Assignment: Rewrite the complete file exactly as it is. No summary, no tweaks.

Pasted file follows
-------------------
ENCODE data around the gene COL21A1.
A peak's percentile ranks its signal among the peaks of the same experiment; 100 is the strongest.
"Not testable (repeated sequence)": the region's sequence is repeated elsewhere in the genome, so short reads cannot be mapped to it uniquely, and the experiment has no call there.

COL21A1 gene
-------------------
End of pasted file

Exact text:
ENCODE data around the gene COL21A1.
A peak's percentile ranks its signal among the peaks of the same experiment; 100 is the strongest.
"Not testable (repeated sequence)": the region's sequence is repeated elsewhere in the genome, so short reads cannot be mapped to it uniquely, and the experiment has no call there.

COL21A1 gene